As hard as it may seem, but higher educational institutes should themselves take a lead here. For example, more recently, Jawaharlal Nehru University (JNU) which is a top ranking university in India has announced a five year dual degree program where students study their core engineering in the first four years and in the final year specialize for their Master’s degree in one of the areas of social sciences and humanities such as sociology, foreign languages, computational linguistics, law and governance, economics, science policy, political science, media studies, regional development, international relations and so on. This experiment may look provocative because it runs counterintuitive to the way we predictably think about engineering education.

Our instinctive and undesirable myth is that social sciences and humanities need not be taught to engineering students. This inherent feature of our thinking is a result of pure cognitive bias. But yet I am optimistic that engineering education together with training in social sciences and humanities can bring into being graduates as competent in the engineering discipline as in the social science and humanities domain. This holistic approach has the potential to become the bellwether of future education as higher educational institutes cannot survive if they are averse to change and novelty. Hopefully, trained young scholars with such a broader outlook may eventually play a key role in good governance and policy making. We just need to give ourselves the chance to create a better future.

And now, do you agree with me? What are your thoughts?

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Abstracts are windows to your research article: What makes them good?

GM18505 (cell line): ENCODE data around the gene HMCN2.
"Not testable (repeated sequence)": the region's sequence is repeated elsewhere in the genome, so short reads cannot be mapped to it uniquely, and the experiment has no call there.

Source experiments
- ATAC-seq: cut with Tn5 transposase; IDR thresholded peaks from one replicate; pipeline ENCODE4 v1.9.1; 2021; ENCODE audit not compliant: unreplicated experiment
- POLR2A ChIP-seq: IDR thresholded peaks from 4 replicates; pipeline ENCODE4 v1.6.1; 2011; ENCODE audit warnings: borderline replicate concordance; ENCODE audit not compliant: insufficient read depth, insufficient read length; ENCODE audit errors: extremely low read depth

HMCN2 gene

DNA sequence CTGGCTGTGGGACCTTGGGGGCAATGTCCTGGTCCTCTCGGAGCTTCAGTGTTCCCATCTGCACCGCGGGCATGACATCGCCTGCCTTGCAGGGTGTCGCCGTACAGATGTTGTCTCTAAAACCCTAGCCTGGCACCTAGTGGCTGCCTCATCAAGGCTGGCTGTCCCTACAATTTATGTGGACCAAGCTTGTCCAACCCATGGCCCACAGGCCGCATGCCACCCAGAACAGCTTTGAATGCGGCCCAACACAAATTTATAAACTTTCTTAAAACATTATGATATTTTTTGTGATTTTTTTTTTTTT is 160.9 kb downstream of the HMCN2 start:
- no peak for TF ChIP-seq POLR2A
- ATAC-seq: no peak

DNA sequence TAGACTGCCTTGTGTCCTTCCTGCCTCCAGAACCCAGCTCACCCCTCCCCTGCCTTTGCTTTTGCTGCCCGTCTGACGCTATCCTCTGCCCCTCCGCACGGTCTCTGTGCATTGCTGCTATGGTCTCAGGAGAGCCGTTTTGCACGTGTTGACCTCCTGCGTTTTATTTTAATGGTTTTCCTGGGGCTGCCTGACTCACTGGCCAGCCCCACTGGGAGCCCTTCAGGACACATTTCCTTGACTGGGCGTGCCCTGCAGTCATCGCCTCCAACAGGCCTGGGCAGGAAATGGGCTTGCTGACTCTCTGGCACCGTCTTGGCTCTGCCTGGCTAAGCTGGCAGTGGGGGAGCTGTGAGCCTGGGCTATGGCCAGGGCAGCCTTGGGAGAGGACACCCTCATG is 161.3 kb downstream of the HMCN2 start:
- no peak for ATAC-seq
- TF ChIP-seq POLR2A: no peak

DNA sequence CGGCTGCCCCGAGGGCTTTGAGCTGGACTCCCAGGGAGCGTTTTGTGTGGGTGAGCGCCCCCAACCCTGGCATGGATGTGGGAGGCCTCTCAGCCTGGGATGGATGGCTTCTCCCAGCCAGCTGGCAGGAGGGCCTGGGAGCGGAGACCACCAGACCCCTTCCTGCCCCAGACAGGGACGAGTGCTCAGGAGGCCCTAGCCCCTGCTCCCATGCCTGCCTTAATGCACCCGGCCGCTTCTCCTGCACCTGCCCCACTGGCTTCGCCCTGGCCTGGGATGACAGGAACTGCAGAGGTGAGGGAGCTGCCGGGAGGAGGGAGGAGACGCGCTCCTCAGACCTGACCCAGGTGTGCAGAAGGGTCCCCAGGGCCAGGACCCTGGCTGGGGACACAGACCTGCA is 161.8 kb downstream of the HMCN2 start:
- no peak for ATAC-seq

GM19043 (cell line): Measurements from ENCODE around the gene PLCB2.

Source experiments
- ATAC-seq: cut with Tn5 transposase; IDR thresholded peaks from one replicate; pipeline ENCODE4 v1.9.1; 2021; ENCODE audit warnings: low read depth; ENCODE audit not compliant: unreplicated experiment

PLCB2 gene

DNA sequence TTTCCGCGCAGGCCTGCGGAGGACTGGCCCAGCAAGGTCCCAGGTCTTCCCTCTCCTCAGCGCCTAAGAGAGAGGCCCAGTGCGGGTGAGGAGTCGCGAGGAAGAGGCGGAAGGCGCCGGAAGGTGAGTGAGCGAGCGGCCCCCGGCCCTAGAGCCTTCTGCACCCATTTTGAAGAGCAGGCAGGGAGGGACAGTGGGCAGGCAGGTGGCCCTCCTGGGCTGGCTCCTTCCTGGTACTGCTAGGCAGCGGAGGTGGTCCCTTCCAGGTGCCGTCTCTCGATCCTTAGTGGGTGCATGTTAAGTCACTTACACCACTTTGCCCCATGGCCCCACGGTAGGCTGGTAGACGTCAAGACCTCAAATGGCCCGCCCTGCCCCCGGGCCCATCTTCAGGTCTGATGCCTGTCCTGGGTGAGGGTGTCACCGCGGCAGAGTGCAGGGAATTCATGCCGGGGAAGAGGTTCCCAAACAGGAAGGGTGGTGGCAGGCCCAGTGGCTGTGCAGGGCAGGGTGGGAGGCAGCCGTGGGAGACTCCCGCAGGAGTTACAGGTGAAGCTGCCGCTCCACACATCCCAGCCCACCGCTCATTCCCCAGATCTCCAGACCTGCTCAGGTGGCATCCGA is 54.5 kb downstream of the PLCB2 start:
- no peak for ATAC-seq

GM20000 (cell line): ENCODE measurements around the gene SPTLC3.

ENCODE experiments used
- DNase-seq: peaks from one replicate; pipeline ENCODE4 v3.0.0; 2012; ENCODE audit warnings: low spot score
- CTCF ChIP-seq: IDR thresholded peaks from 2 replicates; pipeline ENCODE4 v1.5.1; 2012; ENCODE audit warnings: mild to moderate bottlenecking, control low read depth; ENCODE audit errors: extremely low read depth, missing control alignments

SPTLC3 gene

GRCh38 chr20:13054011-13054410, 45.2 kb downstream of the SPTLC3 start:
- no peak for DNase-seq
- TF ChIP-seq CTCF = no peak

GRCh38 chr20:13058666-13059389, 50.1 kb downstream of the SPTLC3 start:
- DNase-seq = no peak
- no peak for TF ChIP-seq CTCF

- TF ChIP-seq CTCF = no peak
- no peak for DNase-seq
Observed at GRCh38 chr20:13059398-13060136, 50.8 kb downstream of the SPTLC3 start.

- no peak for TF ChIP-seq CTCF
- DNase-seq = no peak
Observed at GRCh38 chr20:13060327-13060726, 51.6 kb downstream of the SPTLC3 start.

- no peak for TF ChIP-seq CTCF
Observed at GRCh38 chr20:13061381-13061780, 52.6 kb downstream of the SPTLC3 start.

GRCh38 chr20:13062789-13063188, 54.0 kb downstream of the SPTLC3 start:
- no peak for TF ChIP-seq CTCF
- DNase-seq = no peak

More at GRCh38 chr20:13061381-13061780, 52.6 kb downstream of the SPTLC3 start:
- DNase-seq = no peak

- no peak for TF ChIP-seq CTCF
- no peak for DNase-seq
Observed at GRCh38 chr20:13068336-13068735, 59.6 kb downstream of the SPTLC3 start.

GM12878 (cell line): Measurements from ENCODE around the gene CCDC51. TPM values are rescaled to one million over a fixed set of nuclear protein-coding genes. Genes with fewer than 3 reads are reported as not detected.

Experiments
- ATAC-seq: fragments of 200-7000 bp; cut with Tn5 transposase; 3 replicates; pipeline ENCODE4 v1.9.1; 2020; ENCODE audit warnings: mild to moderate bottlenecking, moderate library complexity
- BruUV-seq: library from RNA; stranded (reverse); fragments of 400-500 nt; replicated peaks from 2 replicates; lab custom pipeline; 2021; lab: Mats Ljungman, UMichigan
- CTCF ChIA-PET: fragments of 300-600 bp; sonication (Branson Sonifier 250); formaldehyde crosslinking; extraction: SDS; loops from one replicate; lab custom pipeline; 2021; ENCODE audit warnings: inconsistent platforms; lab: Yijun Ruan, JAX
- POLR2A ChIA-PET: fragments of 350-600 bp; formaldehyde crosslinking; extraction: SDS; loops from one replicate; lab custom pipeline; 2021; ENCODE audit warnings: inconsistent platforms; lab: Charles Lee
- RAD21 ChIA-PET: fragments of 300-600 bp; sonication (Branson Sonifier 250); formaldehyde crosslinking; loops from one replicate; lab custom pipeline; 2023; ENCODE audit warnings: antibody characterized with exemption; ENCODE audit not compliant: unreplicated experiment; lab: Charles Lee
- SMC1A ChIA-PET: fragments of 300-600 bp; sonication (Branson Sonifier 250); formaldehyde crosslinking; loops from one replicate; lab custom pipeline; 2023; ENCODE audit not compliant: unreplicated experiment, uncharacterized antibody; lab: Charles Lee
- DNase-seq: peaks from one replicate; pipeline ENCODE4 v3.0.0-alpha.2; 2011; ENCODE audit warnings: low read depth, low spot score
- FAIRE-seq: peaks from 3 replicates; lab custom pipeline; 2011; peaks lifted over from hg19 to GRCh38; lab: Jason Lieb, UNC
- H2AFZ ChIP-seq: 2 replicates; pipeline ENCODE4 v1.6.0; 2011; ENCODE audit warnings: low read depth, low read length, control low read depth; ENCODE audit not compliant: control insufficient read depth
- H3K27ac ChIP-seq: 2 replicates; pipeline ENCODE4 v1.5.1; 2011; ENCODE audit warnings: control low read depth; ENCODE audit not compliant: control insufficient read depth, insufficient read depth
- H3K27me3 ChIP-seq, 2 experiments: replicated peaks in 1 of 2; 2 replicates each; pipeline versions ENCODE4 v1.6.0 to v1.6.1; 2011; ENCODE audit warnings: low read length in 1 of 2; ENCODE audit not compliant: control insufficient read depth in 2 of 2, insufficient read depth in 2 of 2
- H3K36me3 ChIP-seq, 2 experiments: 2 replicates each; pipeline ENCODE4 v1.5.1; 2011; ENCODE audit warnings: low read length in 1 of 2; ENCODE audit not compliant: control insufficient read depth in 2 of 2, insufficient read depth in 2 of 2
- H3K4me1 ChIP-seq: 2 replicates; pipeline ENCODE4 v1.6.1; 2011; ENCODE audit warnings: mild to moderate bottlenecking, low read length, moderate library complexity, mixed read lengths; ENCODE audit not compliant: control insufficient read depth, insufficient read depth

[To appear in Jan-Feb 2018 issue of IETE Technical Review]

With the proliferation of journals and the increasing number of research articles they publish in a given research area, getting researchers to read your journal article may pose a unique challenge to you as an author. We live in a world dominated by information content. Your article has to compete against many other articles which clutter the ability of the reader to pick up your article. It is more like window shopping. In a short span of time, the reader will make a quick decision either to read or disregard your article.

In one of my earlier editorials [1], I mentioned that the first contact that a reader makes with a research paper is through its title. Busy researchers often skim through only article titles. Writing good titles is, therefore, the first step to draw the attention of the reader. But what next ? How will you entice the reader to go through your full article? Here comes another important component of an article – the abstract.

Research papers in a good journal always carry an abstract because they are so invaluable to the reader to get a “feel” for the contents of the article even without reading it fully. Authors, therefore, have to pay special attention while writing the abstract of an article by including the most appropriate and relevant information.

When a reader scans through the abstract, what they are looking for is whether the work presented in the article will meet their need.  The reader will read the rest of the article only if this condition is fulfilled.  A poorly written abstract may arouse negative feelings about your article which can act as a stimulus forcing the reader to determine that the contents of the article are less aligned to her needs. Therefore, an abstract should effectively summarize the work presented in the article and provide the conclusive remarks to heighten the interest of the reader. Abstracts are certainly not like movie trailers whose purpose is to entice the viewers to buy a ticket and go to a movie. Unlike an abstract, movie trailers neither summarize the movie nor give away the ending.

Before your article is published, it invariably undergoes peer review. When a reviewer gets an email from the editor to review a manuscript, initially all that the reviewer can get access to is the abstract of the paper. A poorly written abstract may dissuade a good reviewer from accepting to review your paper. Getting critical and detailed reviews from active peer reviewers is essential for improving the quality of the article. Therefore, be aware of the potential negative consequences of a poorly written abstract.